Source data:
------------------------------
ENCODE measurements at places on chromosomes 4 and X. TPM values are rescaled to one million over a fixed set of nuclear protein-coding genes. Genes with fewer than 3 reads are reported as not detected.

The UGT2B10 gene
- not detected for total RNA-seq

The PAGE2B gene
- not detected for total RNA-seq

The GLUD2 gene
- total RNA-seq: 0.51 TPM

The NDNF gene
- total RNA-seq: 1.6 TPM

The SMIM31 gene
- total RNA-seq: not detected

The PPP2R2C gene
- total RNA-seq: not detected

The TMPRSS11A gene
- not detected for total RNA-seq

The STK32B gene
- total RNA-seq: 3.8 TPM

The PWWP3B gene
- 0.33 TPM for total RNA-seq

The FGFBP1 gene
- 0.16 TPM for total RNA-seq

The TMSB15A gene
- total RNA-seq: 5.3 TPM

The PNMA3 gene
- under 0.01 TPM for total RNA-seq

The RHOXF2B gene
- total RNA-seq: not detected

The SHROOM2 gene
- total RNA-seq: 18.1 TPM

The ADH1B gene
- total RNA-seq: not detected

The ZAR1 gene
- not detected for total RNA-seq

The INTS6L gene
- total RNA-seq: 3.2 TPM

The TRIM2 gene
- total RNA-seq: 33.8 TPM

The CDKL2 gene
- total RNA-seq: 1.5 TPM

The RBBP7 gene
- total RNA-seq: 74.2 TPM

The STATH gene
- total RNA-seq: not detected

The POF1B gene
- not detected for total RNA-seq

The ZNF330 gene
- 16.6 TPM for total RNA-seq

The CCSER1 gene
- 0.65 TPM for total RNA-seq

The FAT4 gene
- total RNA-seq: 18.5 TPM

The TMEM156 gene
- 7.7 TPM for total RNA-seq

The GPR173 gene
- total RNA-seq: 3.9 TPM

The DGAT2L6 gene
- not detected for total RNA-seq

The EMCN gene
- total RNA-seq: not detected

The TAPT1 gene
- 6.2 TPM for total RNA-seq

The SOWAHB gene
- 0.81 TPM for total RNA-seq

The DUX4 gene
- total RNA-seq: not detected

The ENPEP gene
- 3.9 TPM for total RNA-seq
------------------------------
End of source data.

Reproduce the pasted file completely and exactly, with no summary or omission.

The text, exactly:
ENCODE measurements at places on chromosomes 4 and X. TPM values are rescaled to one million over a fixed set of nuclear protein-coding genes. Genes with fewer than 3 reads are reported as not detected.

The UGT2B10 gene
- not detected for total RNA-seq

The PAGE2B gene
- not detected for total RNA-seq

The GLUD2 gene
- total RNA-seq: 0.51 TPM

The NDNF gene
- total RNA-seq: 1.6 TPM

The SMIM31 gene
- total RNA-seq: not detected

The PPP2R2C gene
- total RNA-seq: not detected

The TMPRSS11A gene
- not detected for total RNA-seq

The STK32B gene
- total RNA-seq: 3.8 TPM

The PWWP3B gene
- 0.33 TPM for total RNA-seq

The FGFBP1 gene
- 0.16 TPM for total RNA-seq

The TMSB15A gene
- total RNA-seq: 5.3 TPM

The PNMA3 gene
- under 0.01 TPM for total RNA-seq

The RHOXF2B gene
- total RNA-seq: not detected

The SHROOM2 gene
- total RNA-seq: 18.1 TPM

The ADH1B gene
- total RNA-seq: not detected

The ZAR1 gene
- not detected for total RNA-seq

The INTS6L gene
- total RNA-seq: 3.2 TPM

The TRIM2 gene
- total RNA-seq: 33.8 TPM

The CDKL2 gene
- total RNA-seq: 1.5 TPM

The RBBP7 gene
- total RNA-seq: 74.2 TPM

The STATH gene
- total RNA-seq: not detected

The POF1B gene
- not detected for total RNA-seq

The ZNF330 gene
- 16.6 TPM for total RNA-seq

The CCSER1 gene
- 0.65 TPM for total RNA-seq

The FAT4 gene
- total RNA-seq: 18.5 TPM

The TMEM156 gene
- 7.7 TPM for total RNA-seq

The GPR173 gene
- total RNA-seq: 3.9 TPM

The DGAT2L6 gene
- not detected for total RNA-seq

The EMCN gene
- total RNA-seq: not detected

The TAPT1 gene
- 6.2 TPM for total RNA-seq

The SOWAHB gene
- 0.81 TPM for total RNA-seq

The DUX4 gene
- total RNA-seq: not detected

The ENPEP gene
- 3.9 TPM for total RNA-seq